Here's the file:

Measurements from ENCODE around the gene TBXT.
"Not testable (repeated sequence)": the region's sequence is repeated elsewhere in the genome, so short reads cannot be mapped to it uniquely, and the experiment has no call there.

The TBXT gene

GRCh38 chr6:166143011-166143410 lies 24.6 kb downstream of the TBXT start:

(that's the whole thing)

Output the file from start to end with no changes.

Measurements from ENCODE around the gene TBXT.
"Not testable (repeated sequence)": the region's sequence is repeated elsewhere in the genome, so short reads cannot be mapped to it uniquely, and the experiment has no call there.

The TBXT gene

GRCh38 chr6:166143011-166143410 lies 24.6 kb downstream of the TBXT start: